Archive for May, 2004

Value Stream Mapping Explored

Thursday, May 20th, 2004

at the most recent xp-nl (the dutch Extreme Programming Users’s group) I facilitated session on value stream mapping. This was an interesting case of team learning – if everyone brings a piece of the puzzle it is possible to get a complete picture!

None of the participants, including myself, had much prior experience with Value Stream Mapping. Everyone involved was just very keen to learn.

After a 5 minutes introduction of the technique, we just starting by doing, working on a value stream from one of the participants. Everyone chipped in, and as we went along we developed our ‘diagramming technique’. Since our new office didn’t even have a flipchart yet, we settled on using index cards to create our map.

value stream map with index cards

As we went along, we clarified the meaning of the stations and queues, discussed about using average times, probability distrubutions or numbers from just one project.

At the end all of us understood much more about value stream mapping (you can read our findings in Dutch.

You can talk to me, and You can solve all your problems

Wednesday, May 12th, 2004

I often get stuck in my work, and then I need someone to ask a question to – I’m not afraid to ask for help if I need it ;-) .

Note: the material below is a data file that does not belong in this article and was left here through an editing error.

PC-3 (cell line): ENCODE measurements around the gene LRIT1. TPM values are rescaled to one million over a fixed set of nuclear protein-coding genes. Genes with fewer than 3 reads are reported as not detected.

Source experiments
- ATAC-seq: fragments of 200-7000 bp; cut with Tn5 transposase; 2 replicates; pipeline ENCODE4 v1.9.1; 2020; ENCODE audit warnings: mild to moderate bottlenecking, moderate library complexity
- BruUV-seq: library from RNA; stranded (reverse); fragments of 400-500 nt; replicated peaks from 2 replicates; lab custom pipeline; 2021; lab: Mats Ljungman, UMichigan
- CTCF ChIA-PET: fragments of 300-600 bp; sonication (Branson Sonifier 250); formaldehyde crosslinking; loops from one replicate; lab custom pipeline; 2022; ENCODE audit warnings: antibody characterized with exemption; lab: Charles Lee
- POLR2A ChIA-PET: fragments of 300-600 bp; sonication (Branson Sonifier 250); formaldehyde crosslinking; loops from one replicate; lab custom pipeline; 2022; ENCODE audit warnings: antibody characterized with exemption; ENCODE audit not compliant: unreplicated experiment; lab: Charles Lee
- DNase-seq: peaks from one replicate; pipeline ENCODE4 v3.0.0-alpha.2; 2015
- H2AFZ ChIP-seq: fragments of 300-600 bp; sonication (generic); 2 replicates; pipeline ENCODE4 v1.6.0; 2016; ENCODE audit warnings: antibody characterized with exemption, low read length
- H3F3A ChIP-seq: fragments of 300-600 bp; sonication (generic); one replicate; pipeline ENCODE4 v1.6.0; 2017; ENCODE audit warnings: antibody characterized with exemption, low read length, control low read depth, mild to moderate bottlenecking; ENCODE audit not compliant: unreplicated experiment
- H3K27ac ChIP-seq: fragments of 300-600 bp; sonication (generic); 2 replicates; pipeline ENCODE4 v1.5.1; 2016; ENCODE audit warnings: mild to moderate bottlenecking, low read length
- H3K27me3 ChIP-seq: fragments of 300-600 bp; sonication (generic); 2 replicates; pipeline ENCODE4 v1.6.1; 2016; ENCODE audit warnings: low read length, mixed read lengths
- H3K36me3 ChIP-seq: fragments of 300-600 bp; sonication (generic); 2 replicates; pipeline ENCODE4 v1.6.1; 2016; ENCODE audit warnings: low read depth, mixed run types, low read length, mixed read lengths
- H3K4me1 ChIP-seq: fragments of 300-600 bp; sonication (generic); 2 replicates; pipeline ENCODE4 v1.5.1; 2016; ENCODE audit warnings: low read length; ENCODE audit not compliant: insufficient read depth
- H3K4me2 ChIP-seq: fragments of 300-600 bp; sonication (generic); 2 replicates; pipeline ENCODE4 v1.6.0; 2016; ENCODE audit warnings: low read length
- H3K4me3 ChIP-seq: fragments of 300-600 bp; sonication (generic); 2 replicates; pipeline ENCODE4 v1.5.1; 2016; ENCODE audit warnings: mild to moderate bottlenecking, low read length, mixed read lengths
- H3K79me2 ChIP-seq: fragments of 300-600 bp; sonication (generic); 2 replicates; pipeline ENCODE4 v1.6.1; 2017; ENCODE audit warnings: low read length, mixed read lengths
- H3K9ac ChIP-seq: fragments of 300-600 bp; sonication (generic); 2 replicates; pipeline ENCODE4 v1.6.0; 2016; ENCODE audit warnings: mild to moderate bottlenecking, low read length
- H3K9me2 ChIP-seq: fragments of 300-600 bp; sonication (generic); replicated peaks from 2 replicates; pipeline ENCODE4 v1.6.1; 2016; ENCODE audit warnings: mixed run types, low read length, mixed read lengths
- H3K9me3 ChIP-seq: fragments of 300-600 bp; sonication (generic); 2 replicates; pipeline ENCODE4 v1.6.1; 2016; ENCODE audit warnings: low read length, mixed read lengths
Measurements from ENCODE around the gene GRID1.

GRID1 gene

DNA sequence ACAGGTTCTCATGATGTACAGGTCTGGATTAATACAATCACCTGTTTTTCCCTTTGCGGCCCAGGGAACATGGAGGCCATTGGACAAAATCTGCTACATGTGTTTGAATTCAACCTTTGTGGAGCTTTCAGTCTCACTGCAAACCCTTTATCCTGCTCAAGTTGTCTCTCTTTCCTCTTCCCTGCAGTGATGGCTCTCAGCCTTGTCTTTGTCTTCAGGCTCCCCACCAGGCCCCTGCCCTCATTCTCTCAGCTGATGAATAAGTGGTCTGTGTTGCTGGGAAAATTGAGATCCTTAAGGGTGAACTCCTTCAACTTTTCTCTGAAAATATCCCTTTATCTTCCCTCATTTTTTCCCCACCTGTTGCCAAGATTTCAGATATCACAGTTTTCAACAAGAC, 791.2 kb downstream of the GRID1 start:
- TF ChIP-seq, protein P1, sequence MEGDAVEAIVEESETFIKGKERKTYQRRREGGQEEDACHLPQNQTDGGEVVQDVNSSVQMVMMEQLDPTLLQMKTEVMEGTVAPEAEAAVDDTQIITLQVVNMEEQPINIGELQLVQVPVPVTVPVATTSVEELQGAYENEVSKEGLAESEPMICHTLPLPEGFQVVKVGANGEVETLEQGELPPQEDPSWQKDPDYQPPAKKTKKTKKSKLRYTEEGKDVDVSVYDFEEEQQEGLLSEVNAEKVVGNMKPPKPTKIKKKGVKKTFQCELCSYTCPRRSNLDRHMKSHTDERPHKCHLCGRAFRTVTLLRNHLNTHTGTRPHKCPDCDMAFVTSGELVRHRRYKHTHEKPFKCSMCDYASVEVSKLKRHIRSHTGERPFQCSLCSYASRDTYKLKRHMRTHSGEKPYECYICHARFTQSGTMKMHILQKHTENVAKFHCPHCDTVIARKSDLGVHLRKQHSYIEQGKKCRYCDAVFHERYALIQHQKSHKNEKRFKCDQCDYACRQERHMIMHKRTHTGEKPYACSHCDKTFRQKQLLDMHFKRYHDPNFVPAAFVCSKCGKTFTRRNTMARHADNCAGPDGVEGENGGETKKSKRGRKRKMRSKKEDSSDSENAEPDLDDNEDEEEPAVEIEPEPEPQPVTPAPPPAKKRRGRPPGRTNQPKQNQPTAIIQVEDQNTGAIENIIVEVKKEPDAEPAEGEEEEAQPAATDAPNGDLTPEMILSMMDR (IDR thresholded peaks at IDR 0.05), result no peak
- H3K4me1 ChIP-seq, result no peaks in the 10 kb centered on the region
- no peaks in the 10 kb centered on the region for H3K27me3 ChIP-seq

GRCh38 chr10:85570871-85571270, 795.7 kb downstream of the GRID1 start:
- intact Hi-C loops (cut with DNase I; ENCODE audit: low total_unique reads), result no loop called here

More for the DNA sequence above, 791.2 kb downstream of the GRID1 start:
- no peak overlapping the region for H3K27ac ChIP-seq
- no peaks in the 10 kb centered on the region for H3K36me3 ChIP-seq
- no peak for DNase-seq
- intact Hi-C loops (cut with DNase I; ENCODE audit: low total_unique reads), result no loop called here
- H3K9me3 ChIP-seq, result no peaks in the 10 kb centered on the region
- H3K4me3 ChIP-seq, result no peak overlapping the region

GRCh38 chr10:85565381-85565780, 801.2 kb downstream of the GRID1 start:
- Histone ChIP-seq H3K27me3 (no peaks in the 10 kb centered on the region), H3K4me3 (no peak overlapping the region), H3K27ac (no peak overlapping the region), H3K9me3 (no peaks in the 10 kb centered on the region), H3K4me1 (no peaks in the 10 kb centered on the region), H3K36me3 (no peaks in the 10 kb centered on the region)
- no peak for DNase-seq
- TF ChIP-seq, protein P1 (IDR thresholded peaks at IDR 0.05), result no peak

It often happens to me, especially when sending an e-mail with a question, that I come up with the answer right after having asked the question. If that happens to you, you don’t really need a person to ask the question to, you could do just as well ask a teddy bear for help. Often the answer becomes clear when you have articulated the question properly.

Recently, my colleague Thijs Janssen presented Erik and me with a teddybear. a teddy bear wearing a t-shirt with the cq2 logo and the words 'talk to me and _you_ can solve your problems'

Erik and I often thank Thijs for helping us solve our problem, while actually, we solved it ourselves right after asking him a question…

Applying Value Stream Mapping to software

Wednesday, May 12th, 2004

Value Stream Mapping is a technique that is already used in the context of Lean Manufacturing. At OT2004 I attended the workshop “Understanding the Software Value Stream” by David Harvey and Peter Marks.

Borrowing metaphors from other domains, and applying them to the creation of software can be, from my experience, a dangerous thing. Even adding the word ‘development’ after ‘software’ is dangerous, since that also implies a metaphor. I consider borrowing from manufacturing especially dangerous – I consider software ‘development’ to be a creative activity best carried out inside a ‘living company’ not a kind of machine.

Value Stream Mapping seems worth exploring though, so the main question that remained in my head after the workshop was: how can we map Value Stream Mapping to software ‘development’, without implicitly taking over the ‘production metaphor’.

As described on